Investigating the players, institutions and narratives driving Asian political and economic dynamics
How the world will look in future is a topic of interest for all of us, whether we want to make smart investment choices, prepare for the unexpected or create art. We understand that the future is shaped by our choices and by the trends and forces that are set in motion today. These are the driving forces. Some driving forces have greater impact, affecting all levels of society and causing substantial changes, while with some others there is a high level of uncertainty as to what their impact and their future relevance may be.
[IT] Giuseppe Gabusi (T.wai & Università di Torino) e Giorgio Prodi (T.wai & Università di Ferrara) nell’articolo "Presa nel mezzo? Italia e Cina dopo il COVID-19”, contenuto nel volume "L'economia italiana dopo il COVID-19. Come ricominciare a crescere?” (a cura di G. Bellettini e A. Goldstein, Bononia University Press).
[IT] Geograficamente isolata dal resto del continente asiatico, eppure costretta a fare i conti con il suo “Near North”, l’Australia è legata al Sud-Est asiatico più di quanto si possa immaginare. Se durante la Guerra fredda lo spettro di una crescita dell’influenza comunista nella regione indusse Canberra a contribuire al processo di stabilizzazione dell’arco meridionale asiatico, con la fine della contesa bipolare, la cooperazione tra l’Australia e il suo vicinato si è persino rafforzata.
On April 16th the Bank announced the establishment of a ‘COVID-19 Crisis Recovery Facility’ to ‘support AIIB’s members and clients in alleviating and mitigating economic and public health pressures arising from COVID-19’.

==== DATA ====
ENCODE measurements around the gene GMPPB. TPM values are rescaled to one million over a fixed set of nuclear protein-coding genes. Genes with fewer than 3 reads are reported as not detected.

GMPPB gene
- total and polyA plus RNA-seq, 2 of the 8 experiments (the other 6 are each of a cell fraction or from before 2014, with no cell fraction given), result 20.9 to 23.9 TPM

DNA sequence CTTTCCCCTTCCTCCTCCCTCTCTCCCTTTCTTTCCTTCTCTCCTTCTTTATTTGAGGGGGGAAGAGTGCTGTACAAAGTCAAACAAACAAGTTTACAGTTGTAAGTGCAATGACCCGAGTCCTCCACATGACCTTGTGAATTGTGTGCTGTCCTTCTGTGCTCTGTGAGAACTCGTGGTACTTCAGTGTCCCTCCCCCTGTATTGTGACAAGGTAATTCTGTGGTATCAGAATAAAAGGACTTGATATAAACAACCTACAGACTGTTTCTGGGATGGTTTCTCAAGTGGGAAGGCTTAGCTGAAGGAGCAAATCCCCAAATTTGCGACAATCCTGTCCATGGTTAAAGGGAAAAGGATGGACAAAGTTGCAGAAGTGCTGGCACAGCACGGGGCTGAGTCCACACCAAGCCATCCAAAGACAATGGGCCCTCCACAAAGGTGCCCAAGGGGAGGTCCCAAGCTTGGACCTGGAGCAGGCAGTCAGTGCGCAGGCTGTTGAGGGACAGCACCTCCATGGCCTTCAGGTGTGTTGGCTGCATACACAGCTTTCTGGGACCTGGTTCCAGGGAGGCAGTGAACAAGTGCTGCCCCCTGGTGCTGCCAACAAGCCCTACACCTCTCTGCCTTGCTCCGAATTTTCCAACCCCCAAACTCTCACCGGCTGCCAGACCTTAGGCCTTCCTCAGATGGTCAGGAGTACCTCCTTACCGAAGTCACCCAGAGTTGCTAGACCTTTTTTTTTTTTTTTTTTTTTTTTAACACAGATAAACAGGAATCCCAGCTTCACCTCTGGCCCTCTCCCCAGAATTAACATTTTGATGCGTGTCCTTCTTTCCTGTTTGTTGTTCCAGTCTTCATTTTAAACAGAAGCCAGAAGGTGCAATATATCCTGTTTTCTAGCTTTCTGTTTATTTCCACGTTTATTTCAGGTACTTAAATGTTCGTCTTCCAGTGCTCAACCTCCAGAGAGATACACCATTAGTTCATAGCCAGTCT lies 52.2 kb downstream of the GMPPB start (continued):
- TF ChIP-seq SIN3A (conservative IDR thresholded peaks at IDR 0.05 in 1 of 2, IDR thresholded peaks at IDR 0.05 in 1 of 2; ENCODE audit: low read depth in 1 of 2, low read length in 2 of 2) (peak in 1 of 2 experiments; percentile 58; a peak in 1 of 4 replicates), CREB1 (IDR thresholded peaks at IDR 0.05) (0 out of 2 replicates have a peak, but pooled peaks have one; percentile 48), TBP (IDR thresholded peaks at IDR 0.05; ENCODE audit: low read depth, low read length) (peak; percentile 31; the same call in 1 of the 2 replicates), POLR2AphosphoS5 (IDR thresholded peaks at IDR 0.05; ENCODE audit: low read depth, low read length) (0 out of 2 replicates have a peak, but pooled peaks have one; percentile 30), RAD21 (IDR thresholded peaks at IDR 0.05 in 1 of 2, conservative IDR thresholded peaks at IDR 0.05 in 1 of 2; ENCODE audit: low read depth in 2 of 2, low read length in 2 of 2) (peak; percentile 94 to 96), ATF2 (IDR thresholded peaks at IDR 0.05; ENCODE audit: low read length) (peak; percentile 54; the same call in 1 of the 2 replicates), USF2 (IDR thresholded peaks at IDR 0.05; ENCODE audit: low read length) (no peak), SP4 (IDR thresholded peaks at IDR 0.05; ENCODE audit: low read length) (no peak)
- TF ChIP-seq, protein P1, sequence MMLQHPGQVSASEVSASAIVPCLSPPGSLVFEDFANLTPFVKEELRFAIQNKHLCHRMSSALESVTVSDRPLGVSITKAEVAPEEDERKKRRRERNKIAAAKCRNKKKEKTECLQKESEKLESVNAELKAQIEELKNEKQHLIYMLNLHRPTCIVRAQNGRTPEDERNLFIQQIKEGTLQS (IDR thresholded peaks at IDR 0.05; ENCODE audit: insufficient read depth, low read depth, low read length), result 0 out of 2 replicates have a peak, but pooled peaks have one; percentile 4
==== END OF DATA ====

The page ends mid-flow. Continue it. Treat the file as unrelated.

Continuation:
The research article written by Giuseppe Gabusi (T.wai & University of Torino) on The International Spectator - Italian Journal of International Affairs focusses on "China’s Structural Power and the Fate of the BCIM Economic Corridor”.
An excerpt written by Giuseppe Gabusi (T.wai & University of Torino) and Giorgio Prodi (T.wai & University of Ferrara) included in “Italy After COVID-19”, a forthcoming book edited by Andrea Goldstein and Giorgio Bellettini.
A larger population and increased purchasing power have led to substantial growth in global demand for food in recent decades. While the contribution of agriculture to world GDP has, with very few exceptions (i.e., Ethiopia and Argentina), seen a constant decline, agrifood production has increased significantly since the end of World War II, and it is expected to double by 2050.1 More efficient farm structures, technological innovations and better inputs are among the major contributors to this global miracle.
As the world grapples with the COVID-19 pandemic, one looks for new signs of hope, new options for managing the exposed vulnerabilities. Euromoney wrote recently that COVID-19 is giving the new Asian Infrastructure Investment Bank (AIIB) an opportunity to prove its value to the world. From his office in Beijing, the AIIB president, Jin Liqun, has stated that ‘this is a litmus test of our ability to deal with a crisis and emergency’. But what does this mean?
Quarterly journal on the politics, foreign policy and socio-political dynamics of contemporary China
Quarterly journal on the international relations and international political economy of South-East Asia
Quarterly journal investigating the extended concept of security and the human dimension of conflict
TOAsia Export Training, il nuovo programma di formazione organizzato da T.wai e dalla Camera di Commercio Italia Myanmar, con il sostegno della Camera di... Read More
Camera di Commercio Italia – Myanmar, Corso Galileo Ferraris, Turin, Metropolitan City of Turin, Italy